Simplified Privacy

Ubuntu Bitcoin Snap Hack, yet CEO is still clueless

A scammer got a fake version of Exodus wallet in Canonical’s Ubuntu snap store. This fake scam wallet drained nearly half a million USD worth in cryptocurrency from a user. [1] The scammer was able to fake Exodus wallet’s logo without anyone from the company or Canonical noticing. [2] It sucks for that guy who lost so much. But the even sadder part is that Ubuntu just doesn’t get it. Quoting Mark Shuttleworth, CEO of Canonical,

Mr. Shuttleworth,

Your comments about cryptocurrency being a “cesspit” represent a gross misunderstanding of the purpose of Linux. The primary reason to use open source tools to begin with is to empower the end-user over the institutions that administer it, who may not put the user’s freedom as a priority. Therefore, it’s ludicrous to honor open source operating systems for privacy, but dismiss open source money.

A Linux distribution is a package manager, where your goal is to vet software. Instead of doing a good job at this, Canonical seeks to undermine the authority of all other Linux distributions. You want to pretend Snaps are all about cross-platform distribution, when really it’s just Canonical attempting to act as a gatekeeper. This is done by forcing unpopular technology that is slow to start on graphical environments. The fact that Canonical continues to double down on “Slow GUI” Snaps, shows they only care about enterprise servers without GUIs, and therefore a complete disregard for the home end-user.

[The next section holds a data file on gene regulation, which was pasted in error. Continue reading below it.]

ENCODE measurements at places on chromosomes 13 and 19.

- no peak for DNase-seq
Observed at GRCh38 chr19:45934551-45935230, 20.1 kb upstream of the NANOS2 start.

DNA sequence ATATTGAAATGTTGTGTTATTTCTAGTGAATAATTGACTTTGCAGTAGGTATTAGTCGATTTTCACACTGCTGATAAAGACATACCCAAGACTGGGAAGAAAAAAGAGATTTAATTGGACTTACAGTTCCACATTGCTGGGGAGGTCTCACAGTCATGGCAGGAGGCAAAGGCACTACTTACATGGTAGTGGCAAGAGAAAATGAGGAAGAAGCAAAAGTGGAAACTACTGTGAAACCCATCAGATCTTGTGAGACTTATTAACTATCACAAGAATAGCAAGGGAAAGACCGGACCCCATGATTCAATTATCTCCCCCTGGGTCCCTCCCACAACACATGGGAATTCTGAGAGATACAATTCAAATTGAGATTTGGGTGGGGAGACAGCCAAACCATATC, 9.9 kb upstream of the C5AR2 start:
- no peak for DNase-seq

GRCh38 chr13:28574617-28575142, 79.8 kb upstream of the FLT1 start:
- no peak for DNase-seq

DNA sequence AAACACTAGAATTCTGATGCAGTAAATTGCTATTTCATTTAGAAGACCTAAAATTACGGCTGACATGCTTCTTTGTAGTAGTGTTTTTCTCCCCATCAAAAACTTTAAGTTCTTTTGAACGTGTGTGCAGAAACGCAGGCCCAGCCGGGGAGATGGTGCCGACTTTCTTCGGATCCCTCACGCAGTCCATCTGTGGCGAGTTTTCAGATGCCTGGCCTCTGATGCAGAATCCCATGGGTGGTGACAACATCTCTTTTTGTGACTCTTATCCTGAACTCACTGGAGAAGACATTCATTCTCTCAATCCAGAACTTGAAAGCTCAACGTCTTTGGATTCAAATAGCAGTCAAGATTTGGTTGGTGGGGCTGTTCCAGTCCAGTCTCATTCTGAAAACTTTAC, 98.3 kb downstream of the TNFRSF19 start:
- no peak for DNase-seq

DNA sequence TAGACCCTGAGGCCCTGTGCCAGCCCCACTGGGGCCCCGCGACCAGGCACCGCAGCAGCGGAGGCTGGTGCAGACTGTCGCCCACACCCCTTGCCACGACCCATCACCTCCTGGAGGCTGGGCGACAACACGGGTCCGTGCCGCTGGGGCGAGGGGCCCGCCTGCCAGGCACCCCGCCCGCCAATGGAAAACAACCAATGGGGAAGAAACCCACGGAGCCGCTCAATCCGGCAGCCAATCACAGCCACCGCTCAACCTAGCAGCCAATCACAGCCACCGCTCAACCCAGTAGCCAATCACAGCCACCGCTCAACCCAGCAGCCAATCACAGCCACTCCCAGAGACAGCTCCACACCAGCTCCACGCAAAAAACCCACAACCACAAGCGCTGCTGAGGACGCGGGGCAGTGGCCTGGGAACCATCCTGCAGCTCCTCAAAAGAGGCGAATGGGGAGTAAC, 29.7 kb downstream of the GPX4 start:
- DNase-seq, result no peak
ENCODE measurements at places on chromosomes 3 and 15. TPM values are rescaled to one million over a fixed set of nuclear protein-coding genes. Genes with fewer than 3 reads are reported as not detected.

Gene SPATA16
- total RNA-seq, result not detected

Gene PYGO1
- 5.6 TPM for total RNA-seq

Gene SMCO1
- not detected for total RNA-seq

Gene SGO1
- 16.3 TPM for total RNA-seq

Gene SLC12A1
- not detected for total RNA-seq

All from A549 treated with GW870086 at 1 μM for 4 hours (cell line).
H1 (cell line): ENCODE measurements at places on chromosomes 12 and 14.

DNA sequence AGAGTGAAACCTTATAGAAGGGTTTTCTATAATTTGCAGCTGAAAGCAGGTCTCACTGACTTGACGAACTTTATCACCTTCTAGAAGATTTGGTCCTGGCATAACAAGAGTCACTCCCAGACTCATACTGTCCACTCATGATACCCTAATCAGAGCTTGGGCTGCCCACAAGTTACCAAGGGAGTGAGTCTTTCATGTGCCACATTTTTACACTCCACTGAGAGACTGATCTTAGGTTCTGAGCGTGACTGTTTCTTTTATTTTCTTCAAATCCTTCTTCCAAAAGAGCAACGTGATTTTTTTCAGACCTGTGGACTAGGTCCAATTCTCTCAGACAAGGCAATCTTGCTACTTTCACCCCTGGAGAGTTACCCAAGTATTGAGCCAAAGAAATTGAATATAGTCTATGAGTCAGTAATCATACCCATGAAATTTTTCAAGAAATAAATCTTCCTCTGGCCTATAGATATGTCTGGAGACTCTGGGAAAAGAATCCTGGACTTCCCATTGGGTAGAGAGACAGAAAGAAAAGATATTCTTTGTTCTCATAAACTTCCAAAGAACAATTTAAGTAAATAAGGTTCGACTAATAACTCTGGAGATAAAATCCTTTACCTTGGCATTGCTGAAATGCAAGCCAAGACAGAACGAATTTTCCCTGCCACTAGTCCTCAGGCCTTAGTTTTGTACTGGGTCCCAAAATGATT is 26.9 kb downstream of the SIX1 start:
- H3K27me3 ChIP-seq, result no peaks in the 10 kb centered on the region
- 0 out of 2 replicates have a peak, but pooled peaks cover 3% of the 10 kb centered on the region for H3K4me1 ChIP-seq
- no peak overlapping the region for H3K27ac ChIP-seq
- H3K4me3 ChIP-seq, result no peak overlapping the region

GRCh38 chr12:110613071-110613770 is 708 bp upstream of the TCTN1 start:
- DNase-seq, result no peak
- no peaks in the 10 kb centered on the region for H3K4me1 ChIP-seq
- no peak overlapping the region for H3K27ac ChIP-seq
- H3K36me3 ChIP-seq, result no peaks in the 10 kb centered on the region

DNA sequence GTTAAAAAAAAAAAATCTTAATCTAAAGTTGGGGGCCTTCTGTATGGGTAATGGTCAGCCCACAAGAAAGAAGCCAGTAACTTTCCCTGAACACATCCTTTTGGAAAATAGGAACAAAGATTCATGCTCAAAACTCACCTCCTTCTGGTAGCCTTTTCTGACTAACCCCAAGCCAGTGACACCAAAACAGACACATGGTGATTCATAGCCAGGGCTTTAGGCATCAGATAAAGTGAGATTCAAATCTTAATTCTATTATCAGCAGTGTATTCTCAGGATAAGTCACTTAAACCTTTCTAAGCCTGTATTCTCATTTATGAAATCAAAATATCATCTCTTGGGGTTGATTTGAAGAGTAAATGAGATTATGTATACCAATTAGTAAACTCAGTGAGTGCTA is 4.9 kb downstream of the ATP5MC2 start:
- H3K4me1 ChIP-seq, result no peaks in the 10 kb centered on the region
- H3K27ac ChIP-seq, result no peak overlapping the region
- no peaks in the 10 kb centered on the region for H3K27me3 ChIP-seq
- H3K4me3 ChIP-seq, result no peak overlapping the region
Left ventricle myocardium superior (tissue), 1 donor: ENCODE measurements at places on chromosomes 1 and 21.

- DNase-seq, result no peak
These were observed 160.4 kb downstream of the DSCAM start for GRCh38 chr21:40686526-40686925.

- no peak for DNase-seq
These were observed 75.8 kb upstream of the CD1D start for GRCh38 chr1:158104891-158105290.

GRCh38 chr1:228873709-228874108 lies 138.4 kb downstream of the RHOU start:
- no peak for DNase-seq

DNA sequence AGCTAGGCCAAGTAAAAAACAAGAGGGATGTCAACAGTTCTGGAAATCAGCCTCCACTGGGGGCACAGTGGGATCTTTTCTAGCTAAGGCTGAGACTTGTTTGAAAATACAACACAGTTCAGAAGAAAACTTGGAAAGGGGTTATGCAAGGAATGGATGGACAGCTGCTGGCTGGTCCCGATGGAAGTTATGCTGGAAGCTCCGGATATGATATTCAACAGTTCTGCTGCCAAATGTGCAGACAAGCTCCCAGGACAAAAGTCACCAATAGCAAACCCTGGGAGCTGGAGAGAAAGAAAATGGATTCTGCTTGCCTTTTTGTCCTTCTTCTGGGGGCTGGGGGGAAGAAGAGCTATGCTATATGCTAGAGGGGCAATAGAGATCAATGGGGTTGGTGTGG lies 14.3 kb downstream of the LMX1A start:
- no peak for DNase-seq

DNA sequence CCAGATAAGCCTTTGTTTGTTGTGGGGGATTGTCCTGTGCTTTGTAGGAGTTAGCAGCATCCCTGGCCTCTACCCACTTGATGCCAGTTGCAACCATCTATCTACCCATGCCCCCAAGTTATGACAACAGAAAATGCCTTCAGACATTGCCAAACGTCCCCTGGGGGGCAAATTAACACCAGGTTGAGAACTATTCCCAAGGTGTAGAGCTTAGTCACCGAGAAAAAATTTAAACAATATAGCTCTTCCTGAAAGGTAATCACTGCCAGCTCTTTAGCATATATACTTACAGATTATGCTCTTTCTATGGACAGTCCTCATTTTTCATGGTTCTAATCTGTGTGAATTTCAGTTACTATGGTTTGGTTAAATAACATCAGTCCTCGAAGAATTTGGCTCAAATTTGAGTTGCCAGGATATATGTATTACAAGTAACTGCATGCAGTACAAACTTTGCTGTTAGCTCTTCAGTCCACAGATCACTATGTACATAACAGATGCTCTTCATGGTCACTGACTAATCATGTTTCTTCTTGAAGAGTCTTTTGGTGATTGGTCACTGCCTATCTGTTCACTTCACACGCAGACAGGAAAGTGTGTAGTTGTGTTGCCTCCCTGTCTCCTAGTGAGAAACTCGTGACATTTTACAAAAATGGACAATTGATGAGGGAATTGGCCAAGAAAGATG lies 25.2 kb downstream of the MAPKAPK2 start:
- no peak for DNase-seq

Further, you don’t even understand crypto. Exodus wallet isn’t open source. So Exodus is dangerous to begin with and the benefits of even using Linux and crypto are lost when users trust a black box wallet.

Finally, your comments regarding forcing KYC to publish software on Ubuntu’s Snap Store are uneducated. Please go read the Wikileaks book, because you will not even make it past chapter 1 without learning the US government enslaves foreigners with debt through the World Bank, and murders and genocides millions through their foreign policy. Some choose to resist this through violence. Others write code that empowers us to resist the empire’s surveillance, so that we may be free. This is the only real purpose in Ubuntu. And by forcing KYC, you choke off meaningful development from anonymous devs who can’t comply with bullshit regulation. Especially, in the EU with their new liability laws regarding FOSS.

Banks can confiscate your funds at any moment, and so this is why some use Ubuntu. Because cryptocurrency on Linux is the only thing you can ever really own. So Mr. Shuttleworth, how can you stop scams?

1) Closed source crypto apps should get a manual overview. These are the highest risk.

2) Instead of asking for KYC, ask for a PGP sign from the same key used on the developer’s other releases. (for example Exodus Debian packages)

Now I’m done talking to Shuttleworth and I turn to you.

The reason these issues are not addressed is pessimism. Only because people believe it doesn’t matter, and their actions are meaningless do they do nothing. Well, I got some news for you, but a different vendor emailed us a few days ago, and they are doing the work to remove some Big Tech from their site, thanks to you helping these articles trend.

And so if you share this, you say to Ubuntu and all those forcing KYC to slowly creep into all aspects of our lives, that we will not stand by and let our freedoms be taken. That inside you is optimism and hope. And if Shuttleworth will not listen, someday Ubuntu will share the same fate as Ubuntu Phones. And it’s US dollars that are a cesspit of ignoble intentions.

The sources for this article can be found here.

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